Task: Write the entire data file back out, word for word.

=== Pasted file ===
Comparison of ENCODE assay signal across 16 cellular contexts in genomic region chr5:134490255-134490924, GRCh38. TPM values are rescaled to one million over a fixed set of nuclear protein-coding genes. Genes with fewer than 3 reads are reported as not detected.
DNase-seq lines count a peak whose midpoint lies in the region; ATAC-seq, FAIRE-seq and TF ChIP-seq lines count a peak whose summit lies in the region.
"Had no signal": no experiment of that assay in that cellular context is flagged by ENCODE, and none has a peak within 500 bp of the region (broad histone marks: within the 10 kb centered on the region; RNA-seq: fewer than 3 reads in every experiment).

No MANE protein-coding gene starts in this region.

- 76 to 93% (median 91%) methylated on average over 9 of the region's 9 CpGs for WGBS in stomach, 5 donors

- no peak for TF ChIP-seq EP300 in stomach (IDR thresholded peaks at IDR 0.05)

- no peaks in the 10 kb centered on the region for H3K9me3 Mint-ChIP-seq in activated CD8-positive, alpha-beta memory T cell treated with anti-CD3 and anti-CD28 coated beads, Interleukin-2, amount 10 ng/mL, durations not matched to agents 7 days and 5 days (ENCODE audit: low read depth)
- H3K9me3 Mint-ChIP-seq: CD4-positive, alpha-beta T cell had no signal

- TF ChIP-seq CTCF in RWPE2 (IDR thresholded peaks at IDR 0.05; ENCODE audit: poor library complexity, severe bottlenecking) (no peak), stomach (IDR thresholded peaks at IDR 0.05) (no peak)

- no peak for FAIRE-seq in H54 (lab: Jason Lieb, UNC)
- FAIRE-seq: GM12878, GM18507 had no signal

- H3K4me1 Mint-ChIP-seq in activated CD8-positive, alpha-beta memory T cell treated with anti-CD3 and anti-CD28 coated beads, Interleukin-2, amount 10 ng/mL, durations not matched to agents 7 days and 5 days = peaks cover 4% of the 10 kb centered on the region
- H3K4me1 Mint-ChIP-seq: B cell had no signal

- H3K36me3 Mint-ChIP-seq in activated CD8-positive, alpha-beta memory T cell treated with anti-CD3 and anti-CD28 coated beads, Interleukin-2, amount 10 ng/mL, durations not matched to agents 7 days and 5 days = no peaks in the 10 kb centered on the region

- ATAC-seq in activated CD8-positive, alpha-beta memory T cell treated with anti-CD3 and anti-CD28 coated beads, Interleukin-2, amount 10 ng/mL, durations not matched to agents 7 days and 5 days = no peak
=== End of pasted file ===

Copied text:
Comparison of ENCODE assay signal across 16 cellular contexts in genomic region chr5:134490255-134490924, GRCh38. TPM values are rescaled to one million over a fixed set of nuclear protein-coding genes. Genes with fewer than 3 reads are reported as not detected.
DNase-seq lines count a peak whose midpoint lies in the region; ATAC-seq, FAIRE-seq and TF ChIP-seq lines count a peak whose summit lies in the region.
"Had no signal": no experiment of that assay in that cellular context is flagged by ENCODE, and none has a peak within 500 bp of the region (broad histone marks: within the 10 kb centered on the region; RNA-seq: fewer than 3 reads in every experiment).

No MANE protein-coding gene starts in this region.

- 76 to 93% (median 91%) methylated on average over 9 of the region's 9 CpGs for WGBS in stomach, 5 donors

- no peak for TF ChIP-seq EP300 in stomach (IDR thresholded peaks at IDR 0.05)

- no peaks in the 10 kb centered on the region for H3K9me3 Mint-ChIP-seq in activated CD8-positive, alpha-beta memory T cell treated with anti-CD3 and anti-CD28 coated beads, Interleukin-2, amount 10 ng/mL, durations not matched to agents 7 days and 5 days (ENCODE audit: low read depth)
- H3K9me3 Mint-ChIP-seq: CD4-positive, alpha-beta T cell had no signal

- TF ChIP-seq CTCF in RWPE2 (IDR thresholded peaks at IDR 0.05; ENCODE audit: poor library complexity, severe bottlenecking) (no peak), stomach (IDR thresholded peaks at IDR 0.05) (no peak)

- no peak for FAIRE-seq in H54 (lab: Jason Lieb, UNC)
- FAIRE-seq: GM12878, GM18507 had no signal

- H3K4me1 Mint-ChIP-seq in activated CD8-positive, alpha-beta memory T cell treated with anti-CD3 and anti-CD28 coated beads, Interleukin-2, amount 10 ng/mL, durations not matched to agents 7 days and 5 days = peaks cover 4% of the 10 kb centered on the region
- H3K4me1 Mint-ChIP-seq: B cell had no signal

- H3K36me3 Mint-ChIP-seq in activated CD8-positive, alpha-beta memory T cell treated with anti-CD3 and anti-CD28 coated beads, Interleukin-2, amount 10 ng/mL, durations not matched to agents 7 days and 5 days = no peaks in the 10 kb centered on the region

- ATAC-seq in activated CD8-positive, alpha-beta memory T cell treated with anti-CD3 and anti-CD28 coated beads, Interleukin-2, amount 10 ng/mL, durations not matched to agents 7 days and 5 days = no peak